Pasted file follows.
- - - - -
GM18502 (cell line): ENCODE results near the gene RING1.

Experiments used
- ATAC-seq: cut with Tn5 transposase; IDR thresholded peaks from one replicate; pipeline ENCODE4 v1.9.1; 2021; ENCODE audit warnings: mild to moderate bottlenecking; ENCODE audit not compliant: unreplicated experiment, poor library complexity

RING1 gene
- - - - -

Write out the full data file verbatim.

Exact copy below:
GM18502 (cell line): ENCODE results near the gene RING1.

Experiments used
- ATAC-seq: cut with Tn5 transposase; IDR thresholded peaks from one replicate; pipeline ENCODE4 v1.9.1; 2021; ENCODE audit warnings: mild to moderate bottlenecking; ENCODE audit not compliant: unreplicated experiment, poor library complexity

RING1 gene